I have Blackbellies that are hardy. I haven't vaccinated or wormed. They have shelter, mineral blocks and when the pasture quality diminishes we supplement them with grain and cheaper grass hay.

    They are a breed known to be pretty hardy, low maintence(no docking, shed), but under different conditions they may not be as hardy. ie. a disease outbreak or heavy parasite infestation of the soil, etc.
     
  9. bergere

    bergere Just living Life

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    Can understand about Suffolks having health issues. My Dad rasied them for years, and years. Just got out of them last year. Of all the sheep I have been around, was just sad they were so fragile, and not at all smart. They got the best of care. DS old 4-H leader had them too. She was forever having to baby them, and they were always getting sick with something. Babydoll Southdowns aren't much better in that department, so can't recommend them.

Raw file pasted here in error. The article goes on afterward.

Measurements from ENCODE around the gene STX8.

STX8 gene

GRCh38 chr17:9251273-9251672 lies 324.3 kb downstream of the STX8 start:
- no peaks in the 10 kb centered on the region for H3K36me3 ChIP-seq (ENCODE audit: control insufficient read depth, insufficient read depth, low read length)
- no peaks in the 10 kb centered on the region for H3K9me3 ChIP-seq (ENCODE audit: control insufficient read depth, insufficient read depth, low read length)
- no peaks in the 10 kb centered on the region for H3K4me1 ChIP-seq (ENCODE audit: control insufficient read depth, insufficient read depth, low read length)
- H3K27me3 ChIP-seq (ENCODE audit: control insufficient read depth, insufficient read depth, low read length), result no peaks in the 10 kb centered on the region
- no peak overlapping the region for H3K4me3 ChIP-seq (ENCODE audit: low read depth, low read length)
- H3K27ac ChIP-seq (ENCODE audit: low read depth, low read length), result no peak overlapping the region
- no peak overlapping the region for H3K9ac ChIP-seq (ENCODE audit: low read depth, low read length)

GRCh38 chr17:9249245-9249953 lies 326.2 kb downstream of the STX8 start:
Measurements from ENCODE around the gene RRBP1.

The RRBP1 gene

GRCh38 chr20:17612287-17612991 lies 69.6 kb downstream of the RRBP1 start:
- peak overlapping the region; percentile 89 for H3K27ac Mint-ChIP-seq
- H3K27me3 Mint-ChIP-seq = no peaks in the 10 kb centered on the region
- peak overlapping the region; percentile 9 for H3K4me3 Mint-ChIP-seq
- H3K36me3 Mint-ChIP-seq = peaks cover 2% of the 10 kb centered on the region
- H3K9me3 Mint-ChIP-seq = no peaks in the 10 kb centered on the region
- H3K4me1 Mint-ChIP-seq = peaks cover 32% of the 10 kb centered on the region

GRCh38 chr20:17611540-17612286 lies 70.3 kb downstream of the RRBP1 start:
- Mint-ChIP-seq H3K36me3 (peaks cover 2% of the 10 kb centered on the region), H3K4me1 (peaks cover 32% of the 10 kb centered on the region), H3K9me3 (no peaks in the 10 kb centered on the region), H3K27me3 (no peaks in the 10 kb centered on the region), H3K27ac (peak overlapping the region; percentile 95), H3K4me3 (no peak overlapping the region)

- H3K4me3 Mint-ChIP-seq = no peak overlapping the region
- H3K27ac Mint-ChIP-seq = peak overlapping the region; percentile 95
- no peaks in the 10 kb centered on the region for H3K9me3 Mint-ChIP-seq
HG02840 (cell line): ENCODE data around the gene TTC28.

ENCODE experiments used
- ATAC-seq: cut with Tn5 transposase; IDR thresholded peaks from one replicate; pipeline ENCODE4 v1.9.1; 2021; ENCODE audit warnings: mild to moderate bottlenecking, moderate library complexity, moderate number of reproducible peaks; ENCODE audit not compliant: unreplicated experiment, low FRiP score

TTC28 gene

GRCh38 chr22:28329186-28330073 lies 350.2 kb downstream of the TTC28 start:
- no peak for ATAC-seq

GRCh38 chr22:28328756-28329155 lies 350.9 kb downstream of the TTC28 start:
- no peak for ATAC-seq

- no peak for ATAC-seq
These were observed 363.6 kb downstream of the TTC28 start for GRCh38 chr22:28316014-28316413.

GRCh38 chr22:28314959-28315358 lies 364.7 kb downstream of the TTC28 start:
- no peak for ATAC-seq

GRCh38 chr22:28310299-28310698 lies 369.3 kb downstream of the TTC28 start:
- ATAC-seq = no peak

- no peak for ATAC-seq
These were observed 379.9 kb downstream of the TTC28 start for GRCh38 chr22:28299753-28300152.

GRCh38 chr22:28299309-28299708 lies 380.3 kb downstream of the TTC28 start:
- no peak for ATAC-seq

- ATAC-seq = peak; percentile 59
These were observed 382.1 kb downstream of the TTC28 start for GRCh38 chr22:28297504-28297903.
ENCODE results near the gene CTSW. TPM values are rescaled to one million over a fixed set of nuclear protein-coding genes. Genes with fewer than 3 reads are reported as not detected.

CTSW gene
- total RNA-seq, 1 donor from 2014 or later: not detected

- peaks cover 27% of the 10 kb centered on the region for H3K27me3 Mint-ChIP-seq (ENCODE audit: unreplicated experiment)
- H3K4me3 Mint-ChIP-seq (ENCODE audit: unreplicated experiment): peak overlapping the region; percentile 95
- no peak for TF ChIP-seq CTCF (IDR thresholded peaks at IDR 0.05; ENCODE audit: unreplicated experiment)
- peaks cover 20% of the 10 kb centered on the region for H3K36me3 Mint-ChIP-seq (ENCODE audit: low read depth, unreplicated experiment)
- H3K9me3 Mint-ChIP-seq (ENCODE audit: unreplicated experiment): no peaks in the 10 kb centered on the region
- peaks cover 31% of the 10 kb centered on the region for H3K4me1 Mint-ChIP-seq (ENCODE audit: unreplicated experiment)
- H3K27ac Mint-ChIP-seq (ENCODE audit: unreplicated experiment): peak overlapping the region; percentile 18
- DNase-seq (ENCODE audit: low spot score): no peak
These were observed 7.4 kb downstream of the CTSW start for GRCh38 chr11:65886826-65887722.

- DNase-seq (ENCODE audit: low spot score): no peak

Brecknock Cheviots are really, really hardy. They are the smaller versions of the North C. Cheviots. However, they tend to be a lot more calm than their larger cousins.
    Any of the smaller "unimproved" sheep, tend to be much more hardy. Shetland, Icelandic, BHC, Black Welsh Mountain(with the UK blood), Soay.

    The Border Leicester was really hardy too.. they were what I would call a mid sized sheep.
     
  10. woolyfluff

    woolyfluff Well-Known Member

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    All the folks Have left out the NEWEST breed of the USA and that is the ICELANDIC sheep they have a alot of resistaNCE BE CAUSE THEYM HAVE BEEN IN A closed country for several thousand years look under "isbona.com} this should tell you a lot of the neccesary thing you might want to know about them
     
  11. GeorgeK

    GeorgeK Well-Known Member

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    Soay are very hardy when it comes to disease
     
  12. jimahall

    jimahall jimahall